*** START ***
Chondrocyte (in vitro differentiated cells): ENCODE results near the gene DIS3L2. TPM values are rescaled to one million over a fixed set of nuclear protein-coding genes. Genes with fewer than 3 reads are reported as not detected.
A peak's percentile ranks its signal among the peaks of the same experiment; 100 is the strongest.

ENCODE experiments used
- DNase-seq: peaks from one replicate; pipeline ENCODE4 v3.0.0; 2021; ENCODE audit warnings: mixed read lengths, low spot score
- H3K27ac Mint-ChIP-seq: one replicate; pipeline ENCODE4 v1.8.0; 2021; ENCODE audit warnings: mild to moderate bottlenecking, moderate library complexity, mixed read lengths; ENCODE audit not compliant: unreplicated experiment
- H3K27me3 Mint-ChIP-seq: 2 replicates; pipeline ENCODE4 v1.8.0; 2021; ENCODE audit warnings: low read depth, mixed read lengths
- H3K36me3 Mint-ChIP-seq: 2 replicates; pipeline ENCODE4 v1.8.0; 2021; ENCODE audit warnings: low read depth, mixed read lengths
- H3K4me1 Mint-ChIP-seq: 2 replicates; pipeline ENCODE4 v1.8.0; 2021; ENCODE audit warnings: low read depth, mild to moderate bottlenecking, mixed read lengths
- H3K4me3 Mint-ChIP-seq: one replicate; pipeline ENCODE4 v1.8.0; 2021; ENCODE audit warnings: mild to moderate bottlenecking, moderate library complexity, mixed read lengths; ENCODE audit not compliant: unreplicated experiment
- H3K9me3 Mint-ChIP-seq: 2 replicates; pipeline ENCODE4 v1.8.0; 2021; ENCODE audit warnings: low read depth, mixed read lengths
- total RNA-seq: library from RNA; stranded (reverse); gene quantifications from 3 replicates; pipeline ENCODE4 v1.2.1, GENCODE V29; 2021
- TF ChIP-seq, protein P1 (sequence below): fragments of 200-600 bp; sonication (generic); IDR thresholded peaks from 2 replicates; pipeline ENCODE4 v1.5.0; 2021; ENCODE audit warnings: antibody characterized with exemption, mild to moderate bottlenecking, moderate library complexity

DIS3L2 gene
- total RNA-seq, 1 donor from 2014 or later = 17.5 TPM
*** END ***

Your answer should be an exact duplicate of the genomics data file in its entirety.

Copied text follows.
Chondrocyte (in vitro differentiated cells): ENCODE results near the gene DIS3L2. TPM values are rescaled to one million over a fixed set of nuclear protein-coding genes. Genes with fewer than 3 reads are reported as not detected.
A peak's percentile ranks its signal among the peaks of the same experiment; 100 is the strongest.

ENCODE experiments used
- DNase-seq: peaks from one replicate; pipeline ENCODE4 v3.0.0; 2021; ENCODE audit warnings: mixed read lengths, low spot score
- H3K27ac Mint-ChIP-seq: one replicate; pipeline ENCODE4 v1.8.0; 2021; ENCODE audit warnings: mild to moderate bottlenecking, moderate library complexity, mixed read lengths; ENCODE audit not compliant: unreplicated experiment
- H3K27me3 Mint-ChIP-seq: 2 replicates; pipeline ENCODE4 v1.8.0; 2021; ENCODE audit warnings: low read depth, mixed read lengths
- H3K36me3 Mint-ChIP-seq: 2 replicates; pipeline ENCODE4 v1.8.0; 2021; ENCODE audit warnings: low read depth, mixed read lengths
- H3K4me1 Mint-ChIP-seq: 2 replicates; pipeline ENCODE4 v1.8.0; 2021; ENCODE audit warnings: low read depth, mild to moderate bottlenecking, mixed read lengths
- H3K4me3 Mint-ChIP-seq: one replicate; pipeline ENCODE4 v1.8.0; 2021; ENCODE audit warnings: mild to moderate bottlenecking, moderate library complexity, mixed read lengths; ENCODE audit not compliant: unreplicated experiment
- H3K9me3 Mint-ChIP-seq: 2 replicates; pipeline ENCODE4 v1.8.0; 2021; ENCODE audit warnings: low read depth, mixed read lengths
- total RNA-seq: library from RNA; stranded (reverse); gene quantifications from 3 replicates; pipeline ENCODE4 v1.2.1, GENCODE V29; 2021
- TF ChIP-seq, protein P1 (sequence below): fragments of 200-600 bp; sonication (generic); IDR thresholded peaks from 2 replicates; pipeline ENCODE4 v1.5.0; 2021; ENCODE audit warnings: antibody characterized with exemption, mild to moderate bottlenecking, moderate library complexity

DIS3L2 gene
- total RNA-seq, 1 donor from 2014 or later = 17.5 TPM